Archives for category: Weekend Reads

What I'm Reading: The People in the Trees

The People in the Trees* is a story about what happens when the quest for immortality unravels humanity’s dark side. It is also a story about what happens when cultures clash; or when one culture imposes itself on another to detrimental consequences.

In Hanya Yanagihara’s novel, the story is told as scientist Norton Perina’s memoir. Perina, our protagonist, discovers a fountain of youth during an anthropological excursion on a remote, thickly forested island in Micronesia. The golden ticket: a special turtle the native population eat when they reach a certain age.

Unfortunately, vitality of body does not equally mean vitality of mind. Those who eat this special turtle live far beyond the normal lifespan, and while the body keeps up physically the mind deteriorates with time.

We follow Perina through discovery, ambition, recognition and a moral reckoning he – and we – must grapple with.

Language runs longer than concise and footnotes throughout – which are annotated by Perina’s friend (lover?!) – read academic, with lots of scientific citations and tangential anecdotes that paint a picture of Perina’s meteoric career and the savory (and not so) characters in his orbit.

Yanagihara’s novel is a literary adventure, and a timely read given current conversation about globalization, the me too movement and environmental concerns.

Read this book to lead your moral compass through its acrobatic paces. The author poses these questions, in an interview with Vogue,

“It’s so easy to affix a one-word description to someone, and it’s so easy for that description to change: if we call someone a genius, and then they become a monster, are they still a genius? How do we assess someone’s greatness: is it what they contribute to society, and is that contribution negated if they also inflict horrible pain on another? Or—as I have often wondered—is it not so binary?”

For further reading from Polynesia, check out this insider’s travel guide to Honolulu I wrote for New York magazine or this essay about the breakfast plate in Hawaii that unlocks its multicultural history, for Food 52.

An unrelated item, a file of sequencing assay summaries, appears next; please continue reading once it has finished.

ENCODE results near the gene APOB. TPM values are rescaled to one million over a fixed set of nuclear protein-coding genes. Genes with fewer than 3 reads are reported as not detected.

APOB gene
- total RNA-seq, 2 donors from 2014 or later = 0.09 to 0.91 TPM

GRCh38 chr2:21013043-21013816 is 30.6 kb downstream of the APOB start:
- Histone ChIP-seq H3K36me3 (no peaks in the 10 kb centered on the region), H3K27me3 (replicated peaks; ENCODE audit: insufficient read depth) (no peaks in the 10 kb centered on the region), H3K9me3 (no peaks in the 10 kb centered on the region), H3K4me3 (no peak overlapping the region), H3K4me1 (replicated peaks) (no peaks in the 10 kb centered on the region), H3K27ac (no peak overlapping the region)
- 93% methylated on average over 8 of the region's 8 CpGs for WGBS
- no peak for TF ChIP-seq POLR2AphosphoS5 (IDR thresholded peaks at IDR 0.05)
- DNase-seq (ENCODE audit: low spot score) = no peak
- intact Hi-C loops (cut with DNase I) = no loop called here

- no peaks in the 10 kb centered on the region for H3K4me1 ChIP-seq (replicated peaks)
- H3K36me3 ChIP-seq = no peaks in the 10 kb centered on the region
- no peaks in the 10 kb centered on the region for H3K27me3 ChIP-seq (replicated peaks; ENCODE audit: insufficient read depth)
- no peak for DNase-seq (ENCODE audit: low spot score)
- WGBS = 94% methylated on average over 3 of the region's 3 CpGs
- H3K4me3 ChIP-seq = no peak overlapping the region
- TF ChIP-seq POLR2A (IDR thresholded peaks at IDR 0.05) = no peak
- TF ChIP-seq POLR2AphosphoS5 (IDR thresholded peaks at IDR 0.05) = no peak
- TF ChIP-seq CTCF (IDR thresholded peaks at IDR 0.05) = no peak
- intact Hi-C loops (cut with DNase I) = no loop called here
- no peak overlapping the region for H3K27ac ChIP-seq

*Some links are affiliate links, which mean that if you sign-up or purchase I may get some perks, but all opinions and product selections are my own.

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Photo credit: AFAR magazine

The Girl Who Smiled Beads* is both a revealing and introspective memoir by Clemantine Wamariya and Elizabeth Weil.

The book shifts from past and present frequently; Wamariya’s past as a refugee who moves through more than seven African countries before she and her older sister arrive in the United States, and the internal and physical challenges and tragedies of survival and of a life suspended.

In the present narrative, Wamariya struggles to reconcile how her turbulent past has shaped her into the woman she is now, and the person she wishes to be.  

Read this for a first-person perspective on the consequences of war – the 1994 Rwandan genocide, specifically – and the complicated relationships we have with our family and our selves.

Rwanda travel

For further reading, I enjoyed this story from AFAR magazine that considers a Rwanda as a travel destination in the decades following the conflict. The New York Times’ travel section also published a 36-hour itinerary of Kigali, Rwanda’s capital city.

*Some links are affiliate links, which mean that if you sign-up or purchase I may get some perks, but all opinions and product selections are my own.

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Photo credit: California Sunday Magazine

History is a subject that interested me in school, but I had trouble retaining the information. I’d read the text and listen to the lecture, yet when it came down to take the test my rewards for my efforts rarely reaped top marks.

I love history for providing a framework for why the world is, context for why it isn’t and a blueprint for what it could be. When history unfolds through the lens of food, its lessons stick with me much longer than a stubborn jar peanut butter. Even more so when I’m in an interactive experience, like the tapas tour in Madrid where I learned that the origins of the Spanish tapa may have began as a small snack to tide over field workers when they got too tipsy during their lunch break.

We soaked in this factoid while sipping a vermouth and chowing down on tostas at Los Gatos in the historic Huertas neighborhood, a more appealing environment than a sterile lecture hall by spades.

This weekend, I’ve rounded up a handful of nuggets that look at the origins of things using food as a flashpoint for historical, cultural momentum:

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Weekend Reads is an almost-weekly series on The Curious Passport and features a round-up of travel news, features and other related links (probably related to food, fitness or the outdoors) I’ve either found around the internet or has been sent my way by friends and family.

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